Grill’s speeches also reinforce the notion that Western powers are interfering in the historical unity of the Russians and Ukrainians.
Three days after Russia’s occupation of Ukraine, Grill said in a speech: “Dark and hostile external forces must not stop laughing at us.
Smolkin argues that Krill’s rhetoric is meant to show that the divide between the Ukrainians and the Russians was sown abroad.
He categorizes the Russian nationalist theory of patriarchy as follows: “If the Ukrainians think they are a different people from the Russians, they have sown contradictions among these harmonious brethren only because they were taken by the West.”
In 2016, after the invasion of Crimea, a monument to Vladimir was erected in the center of Moscow. Prior to that, another large monument to Vladimir, built in 1888, was in the center of Kiev.
Problem with rows
Grill is likely to support Putin’s war, as he has recently lost control of several Ukrainian Orthodox churches.
The Ukrainian Orthodox Church has special historical ties with the Russian Orthodox Church for centuries, distinguishing it from other independent Orthodox churches in Georgia, Cyprus, Greece, Romania and parts of Eastern Orthodox Christianity.
In 2018, after the invasion of Crimea, an area Ukrainian Orthodox Church He severed ties with the Russian Orthodox Church, which angered Russian patriots.
“For Patriarch Grill, it’s a matter of life and death,” Michaels said.
Since the beginning of the war in Ukraine, there are still signs of growing discontent among broad Orthodox factions.
The Russian Orthodox Church in Amsterdam on Sunday announced the severance of ties between Grill and the Moscow Patriarchate over the war.
“This decision is very painful and difficult for everyone involved,” wrote St. Nicholas of Myra Church in Amsterdam. On his webpage.
About 300 Orthodox priests and deacons, including many living and working in Russia, are in danger of disobeying their leader and their country by publicly signing a letter calling for an immediate ceasefire.
“The Church is not a communist party that speaks only through its leader,” said Father Andrei Kordochin, a Russian Orthodox priest, dean of the Cathedral of Santa Maria Magdalena in Madrid and signer of the letter.
Kordochkin noted that the letter mentions the word “war” four times, which is now illegal to print in the Russian media.
“It was a brave act,” he said.
“I was inspired by the Russian exiles of the 20th century,” Kordochkin added. “I’m on a good list.”
The governing body of the bishops of the Ukrainian Orthodox Church, which is constantly affiliated with the Moscow Patriarchate, called on Grill to ask the Russian government to stop the war.
“Your Holiness! We beseech you … to call on the leaders of the Russian Federation to immediately stop the hostility that already threatens to escalate into World War II,” the bishops wrote in an open letter on February 28.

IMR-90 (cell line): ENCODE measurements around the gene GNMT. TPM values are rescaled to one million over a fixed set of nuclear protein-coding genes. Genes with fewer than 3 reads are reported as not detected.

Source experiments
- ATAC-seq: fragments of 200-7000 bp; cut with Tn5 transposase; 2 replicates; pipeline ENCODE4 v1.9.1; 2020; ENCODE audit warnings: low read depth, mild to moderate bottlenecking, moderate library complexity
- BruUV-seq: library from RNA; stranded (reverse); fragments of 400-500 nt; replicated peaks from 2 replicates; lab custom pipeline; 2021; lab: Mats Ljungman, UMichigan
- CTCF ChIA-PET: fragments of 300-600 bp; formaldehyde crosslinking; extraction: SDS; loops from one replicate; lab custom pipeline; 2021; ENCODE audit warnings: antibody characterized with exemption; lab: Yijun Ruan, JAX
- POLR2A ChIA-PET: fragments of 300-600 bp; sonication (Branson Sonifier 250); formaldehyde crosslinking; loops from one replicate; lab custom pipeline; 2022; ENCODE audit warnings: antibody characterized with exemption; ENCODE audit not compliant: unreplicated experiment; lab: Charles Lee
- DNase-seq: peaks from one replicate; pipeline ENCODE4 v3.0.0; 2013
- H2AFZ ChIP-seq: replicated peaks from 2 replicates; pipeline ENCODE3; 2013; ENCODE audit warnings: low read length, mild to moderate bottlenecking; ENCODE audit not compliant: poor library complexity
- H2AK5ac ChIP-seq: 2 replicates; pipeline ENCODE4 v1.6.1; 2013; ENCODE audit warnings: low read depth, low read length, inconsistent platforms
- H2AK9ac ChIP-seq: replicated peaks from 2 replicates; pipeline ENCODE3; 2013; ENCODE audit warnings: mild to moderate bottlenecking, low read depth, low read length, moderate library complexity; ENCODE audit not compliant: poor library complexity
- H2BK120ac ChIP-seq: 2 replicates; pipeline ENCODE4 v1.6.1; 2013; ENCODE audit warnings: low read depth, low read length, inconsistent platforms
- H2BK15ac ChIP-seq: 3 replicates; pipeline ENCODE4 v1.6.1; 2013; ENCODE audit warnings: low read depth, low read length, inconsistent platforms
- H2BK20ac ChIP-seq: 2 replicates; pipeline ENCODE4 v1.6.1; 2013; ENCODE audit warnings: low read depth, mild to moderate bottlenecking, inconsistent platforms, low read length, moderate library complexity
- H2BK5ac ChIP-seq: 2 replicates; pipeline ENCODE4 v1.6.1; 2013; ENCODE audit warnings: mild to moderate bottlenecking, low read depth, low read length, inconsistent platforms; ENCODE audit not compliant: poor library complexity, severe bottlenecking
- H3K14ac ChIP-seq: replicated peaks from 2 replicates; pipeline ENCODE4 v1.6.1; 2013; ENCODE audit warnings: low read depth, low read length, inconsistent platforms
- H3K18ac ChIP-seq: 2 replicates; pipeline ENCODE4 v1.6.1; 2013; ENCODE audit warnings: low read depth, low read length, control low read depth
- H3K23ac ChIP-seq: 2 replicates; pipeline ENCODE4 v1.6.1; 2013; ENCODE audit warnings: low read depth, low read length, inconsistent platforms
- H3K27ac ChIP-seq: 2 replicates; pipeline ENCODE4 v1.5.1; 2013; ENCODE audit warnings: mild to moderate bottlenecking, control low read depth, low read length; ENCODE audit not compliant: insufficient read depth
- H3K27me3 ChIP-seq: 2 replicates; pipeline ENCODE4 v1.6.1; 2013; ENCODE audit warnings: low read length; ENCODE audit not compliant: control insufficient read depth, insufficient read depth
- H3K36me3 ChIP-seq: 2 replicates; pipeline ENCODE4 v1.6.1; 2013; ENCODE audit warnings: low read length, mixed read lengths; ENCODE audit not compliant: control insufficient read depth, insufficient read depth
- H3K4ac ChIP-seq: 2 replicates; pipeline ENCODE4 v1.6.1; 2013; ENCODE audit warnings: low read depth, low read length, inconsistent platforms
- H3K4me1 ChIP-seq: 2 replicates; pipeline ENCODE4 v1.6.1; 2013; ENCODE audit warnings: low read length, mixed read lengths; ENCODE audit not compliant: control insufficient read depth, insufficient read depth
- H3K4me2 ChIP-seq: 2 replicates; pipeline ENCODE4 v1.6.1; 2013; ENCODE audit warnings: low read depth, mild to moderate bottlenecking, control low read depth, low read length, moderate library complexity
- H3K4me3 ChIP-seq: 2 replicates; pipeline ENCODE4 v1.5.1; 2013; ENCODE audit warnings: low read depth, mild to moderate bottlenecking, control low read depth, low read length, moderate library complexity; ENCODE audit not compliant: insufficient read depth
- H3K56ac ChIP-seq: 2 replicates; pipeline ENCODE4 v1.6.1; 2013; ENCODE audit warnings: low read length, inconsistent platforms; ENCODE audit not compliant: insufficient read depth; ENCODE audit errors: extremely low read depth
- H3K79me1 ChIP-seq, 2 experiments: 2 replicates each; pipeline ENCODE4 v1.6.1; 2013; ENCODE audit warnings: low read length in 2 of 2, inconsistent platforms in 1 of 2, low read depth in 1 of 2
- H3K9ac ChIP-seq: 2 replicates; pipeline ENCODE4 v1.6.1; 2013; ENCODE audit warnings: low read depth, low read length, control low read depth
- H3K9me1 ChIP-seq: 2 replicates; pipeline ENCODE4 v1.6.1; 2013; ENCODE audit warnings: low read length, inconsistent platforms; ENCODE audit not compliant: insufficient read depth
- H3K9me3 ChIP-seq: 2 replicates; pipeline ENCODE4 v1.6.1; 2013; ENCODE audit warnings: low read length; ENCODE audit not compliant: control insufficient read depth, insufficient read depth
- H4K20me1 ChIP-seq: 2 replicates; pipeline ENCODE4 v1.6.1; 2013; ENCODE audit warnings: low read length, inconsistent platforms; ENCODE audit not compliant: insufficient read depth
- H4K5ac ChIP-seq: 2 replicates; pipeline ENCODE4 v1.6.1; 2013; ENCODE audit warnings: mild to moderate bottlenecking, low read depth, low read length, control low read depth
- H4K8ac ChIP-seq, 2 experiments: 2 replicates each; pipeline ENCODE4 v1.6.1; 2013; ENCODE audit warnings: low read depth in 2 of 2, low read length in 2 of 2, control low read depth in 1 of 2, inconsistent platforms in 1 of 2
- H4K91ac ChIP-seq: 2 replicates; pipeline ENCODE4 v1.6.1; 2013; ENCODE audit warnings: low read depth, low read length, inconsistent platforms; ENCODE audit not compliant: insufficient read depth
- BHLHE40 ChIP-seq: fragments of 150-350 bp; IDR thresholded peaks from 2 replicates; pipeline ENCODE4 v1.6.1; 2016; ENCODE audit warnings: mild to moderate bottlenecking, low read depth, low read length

Another Ukrainian Orthodox leader, the Metropolitan Epiphany, an independent church from Moscow, had even stronger words.
“The spirit of the Antichrist is at work in the head of Russia,” he wrote in a February 27 statement. “This is Hitler during World War II. Today he is Putin.”
In a significant move away from the grill, 12 Russian Orthodox dioceses in Ukraine, on the advice of their bishops, withdrew his name from their prayers during the liturgy.
Pope Francis has so far refrained from asking Grill to condemn the war, and has not publicly condemned either Putin or Russia, despite their fervent calls for an end to the war.
However, other Catholic Church officials were not so lenient.
Vatican Secretary of State Cardinal Pietro Parolin said the Catholic Church would soon be expelled from the Patriarch Grill’s sermon and that they risked “exacerbating” marriages expressing homosexual pride.
Archbishop Stanislav Kadeki, President of the Polish Episcopal Conference, wrote a letter directly to the Grill on March 2: “Brethren, I urge you to appeal to Vladimir Putin to stop the irrational war against the Ukrainian people.” .
“It is a moral obligation to refuse to follow orders in such a situation,” he said, urging Grill to persuade Russian soldiers to refuse his orders.
Father Antonio Spadaro SJ, a close adviser to Francis and author of the semi-official Vatican and Jesuit magazine “La Civilda Catholica”, has given voice to the surprises of many in the Catholic and Orthodox world now.
“The question of all is: what does the Patriot Grill do, what will he do?” Spadaro said in an interview with Italian news agency Adnkronos last week.
That question, so far in the light of Grill’s statements, seems to have been widely answered.